Before and After the Economic Crisis
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Before and After the Economic Crisis What Implications for the ‘European Social Model’?

What Implications for the ‘European Social Model’?

Edited by Marie-Ange Moreau

This timely book casts new light on the key issues arising from the contentious debate around the future of the European Social Model. The book brings together leading experts to provide a thorough and well-informed response to the recent developments in European social and labour law and policy, in the light of institutional changes. The contributors provide unique insights as they evaluate the impact of the enlargement processes, the implications of the Lisbon treaty, the integration of the Charter into EU law – and, crucially, the consequences of the economic crisis.
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Chapter 10: The Principle of Non-Discrimination within the Fixed-Term Work Directive

Mark Bell

Extract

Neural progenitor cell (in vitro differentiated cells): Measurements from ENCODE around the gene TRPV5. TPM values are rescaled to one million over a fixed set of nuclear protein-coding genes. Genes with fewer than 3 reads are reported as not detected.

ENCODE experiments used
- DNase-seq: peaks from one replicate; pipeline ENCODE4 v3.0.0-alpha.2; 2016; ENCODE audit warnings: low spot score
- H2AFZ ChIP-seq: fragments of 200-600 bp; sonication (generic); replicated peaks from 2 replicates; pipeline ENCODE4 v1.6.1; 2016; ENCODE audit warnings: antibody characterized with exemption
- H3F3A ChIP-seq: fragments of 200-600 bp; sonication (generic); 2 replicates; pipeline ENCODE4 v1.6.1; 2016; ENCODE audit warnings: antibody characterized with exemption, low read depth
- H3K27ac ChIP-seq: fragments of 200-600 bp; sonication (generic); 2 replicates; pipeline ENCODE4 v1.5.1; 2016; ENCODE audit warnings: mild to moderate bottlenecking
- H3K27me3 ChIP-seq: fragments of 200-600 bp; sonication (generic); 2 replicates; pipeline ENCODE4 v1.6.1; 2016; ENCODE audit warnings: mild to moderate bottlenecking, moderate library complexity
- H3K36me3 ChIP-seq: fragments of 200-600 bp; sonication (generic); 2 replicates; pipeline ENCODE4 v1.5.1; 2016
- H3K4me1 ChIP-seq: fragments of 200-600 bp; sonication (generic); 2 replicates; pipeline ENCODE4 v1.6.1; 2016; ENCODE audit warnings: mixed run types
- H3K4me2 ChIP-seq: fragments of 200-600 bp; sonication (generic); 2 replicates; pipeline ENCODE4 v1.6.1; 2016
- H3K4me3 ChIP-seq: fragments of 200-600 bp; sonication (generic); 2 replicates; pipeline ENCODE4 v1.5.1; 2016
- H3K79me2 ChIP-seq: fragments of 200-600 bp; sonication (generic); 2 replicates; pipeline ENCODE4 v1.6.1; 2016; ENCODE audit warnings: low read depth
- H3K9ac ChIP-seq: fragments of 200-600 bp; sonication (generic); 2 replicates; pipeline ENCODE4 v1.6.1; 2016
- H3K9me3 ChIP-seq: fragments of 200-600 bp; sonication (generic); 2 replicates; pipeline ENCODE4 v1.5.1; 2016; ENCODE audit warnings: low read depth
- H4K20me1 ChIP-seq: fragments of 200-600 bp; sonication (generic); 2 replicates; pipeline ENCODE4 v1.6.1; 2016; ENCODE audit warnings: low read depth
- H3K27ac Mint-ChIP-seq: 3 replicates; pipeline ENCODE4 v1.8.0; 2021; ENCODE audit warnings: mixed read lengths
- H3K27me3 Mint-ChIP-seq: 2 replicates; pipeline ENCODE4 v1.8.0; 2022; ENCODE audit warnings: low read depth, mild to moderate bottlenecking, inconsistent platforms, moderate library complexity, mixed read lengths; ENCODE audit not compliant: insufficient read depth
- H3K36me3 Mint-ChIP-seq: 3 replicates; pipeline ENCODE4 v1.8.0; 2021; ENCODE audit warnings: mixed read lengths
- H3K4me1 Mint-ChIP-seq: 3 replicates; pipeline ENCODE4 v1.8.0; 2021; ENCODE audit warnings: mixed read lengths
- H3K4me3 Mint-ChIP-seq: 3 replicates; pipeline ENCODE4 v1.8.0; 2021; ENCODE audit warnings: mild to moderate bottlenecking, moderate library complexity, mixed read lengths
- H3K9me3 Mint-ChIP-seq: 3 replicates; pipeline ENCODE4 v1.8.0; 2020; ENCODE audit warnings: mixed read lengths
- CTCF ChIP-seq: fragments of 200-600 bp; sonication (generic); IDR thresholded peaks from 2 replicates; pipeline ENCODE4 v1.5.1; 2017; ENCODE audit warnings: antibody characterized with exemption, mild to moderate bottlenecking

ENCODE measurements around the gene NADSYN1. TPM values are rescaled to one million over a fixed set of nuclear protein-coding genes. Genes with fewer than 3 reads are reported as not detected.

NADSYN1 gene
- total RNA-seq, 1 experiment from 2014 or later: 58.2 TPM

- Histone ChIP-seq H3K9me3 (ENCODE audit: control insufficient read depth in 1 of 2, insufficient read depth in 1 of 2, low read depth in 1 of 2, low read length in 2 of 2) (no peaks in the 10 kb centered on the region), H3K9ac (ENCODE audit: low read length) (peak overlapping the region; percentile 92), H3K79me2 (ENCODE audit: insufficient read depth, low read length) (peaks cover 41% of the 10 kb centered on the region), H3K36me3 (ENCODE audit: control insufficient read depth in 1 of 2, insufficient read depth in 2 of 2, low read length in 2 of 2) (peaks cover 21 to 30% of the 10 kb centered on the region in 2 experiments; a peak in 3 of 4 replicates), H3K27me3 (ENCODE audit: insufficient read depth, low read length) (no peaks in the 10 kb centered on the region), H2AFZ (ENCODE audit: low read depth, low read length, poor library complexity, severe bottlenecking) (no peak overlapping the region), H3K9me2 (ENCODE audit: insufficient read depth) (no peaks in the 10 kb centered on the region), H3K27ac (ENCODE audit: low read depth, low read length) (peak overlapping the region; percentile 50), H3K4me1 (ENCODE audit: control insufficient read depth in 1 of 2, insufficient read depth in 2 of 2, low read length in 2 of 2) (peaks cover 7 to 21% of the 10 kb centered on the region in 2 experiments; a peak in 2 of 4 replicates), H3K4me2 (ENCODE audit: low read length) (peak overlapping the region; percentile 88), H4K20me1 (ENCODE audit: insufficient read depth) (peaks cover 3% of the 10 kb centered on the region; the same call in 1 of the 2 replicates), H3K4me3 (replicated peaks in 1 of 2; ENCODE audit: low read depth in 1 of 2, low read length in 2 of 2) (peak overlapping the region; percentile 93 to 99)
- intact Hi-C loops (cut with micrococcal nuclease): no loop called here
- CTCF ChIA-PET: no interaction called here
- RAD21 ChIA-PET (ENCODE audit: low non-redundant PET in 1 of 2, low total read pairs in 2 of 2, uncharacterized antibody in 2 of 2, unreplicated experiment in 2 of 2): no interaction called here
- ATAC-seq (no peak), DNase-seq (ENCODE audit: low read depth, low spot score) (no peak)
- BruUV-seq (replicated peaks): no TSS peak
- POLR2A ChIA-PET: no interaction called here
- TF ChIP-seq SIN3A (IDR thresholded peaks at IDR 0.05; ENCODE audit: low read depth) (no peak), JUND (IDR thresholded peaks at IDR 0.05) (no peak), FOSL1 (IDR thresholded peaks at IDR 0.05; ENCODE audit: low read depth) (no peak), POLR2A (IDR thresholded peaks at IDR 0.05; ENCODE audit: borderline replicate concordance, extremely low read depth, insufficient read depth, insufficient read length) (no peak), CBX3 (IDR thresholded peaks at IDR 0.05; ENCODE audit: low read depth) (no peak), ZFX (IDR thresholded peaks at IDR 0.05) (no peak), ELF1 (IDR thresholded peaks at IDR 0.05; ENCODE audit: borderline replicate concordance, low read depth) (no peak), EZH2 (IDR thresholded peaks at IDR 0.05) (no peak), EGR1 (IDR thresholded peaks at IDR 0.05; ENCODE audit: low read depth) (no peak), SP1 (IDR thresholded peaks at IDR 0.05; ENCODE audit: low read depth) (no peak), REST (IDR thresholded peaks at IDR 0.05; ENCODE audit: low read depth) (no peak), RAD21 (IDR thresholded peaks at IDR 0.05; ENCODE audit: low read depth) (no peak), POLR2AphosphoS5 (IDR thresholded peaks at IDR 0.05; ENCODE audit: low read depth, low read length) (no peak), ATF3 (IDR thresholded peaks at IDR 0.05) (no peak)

10. The principle of nondiscrimination within the FixedTerm Work Directive Mark Bell Since the early 1980s, the European Union has been actively engaged in a debate about how labour law should respond to the variety existing amongst employment contracts. The archetype is traditionally regarded as the individual who works full-time, on an open-ended contract and who is directly engaged by the firm that provides employment. Reflecting the assumption that this is the standard form of employment relationship, the label ‘atypical’ has been applied to those forms of employment which deviate from the norm, such as part-time, temporary or agency work. These forms of employment have tended to increase over time,1 hence making it more pressing for labour law to adapt to such contractual diversity. In relation to temporary employment contracts, the initial trajectory of EU policy was to seek to limit their growth through close regulation of the circumstances under which a fixed-term employment contract could be created.2 Although this reflected the approach in some domestic labour law systems at the time,3 it did not receive sufficient support within the Member States and there followed a long period of stalemate. A breakthrough first arrived in relation to part-time work (Directive 97/81).4 This was followed by Directive 1999/70 on fixed-term work5 and, after 1 In 2008, 18.2 per cent of workers in the EU were employed part-time, whilst 14 per cent were employed on fixed-term contracts: ‘Employment in Europe 2009’, Luxembourg: Office for Official Publications of the European...

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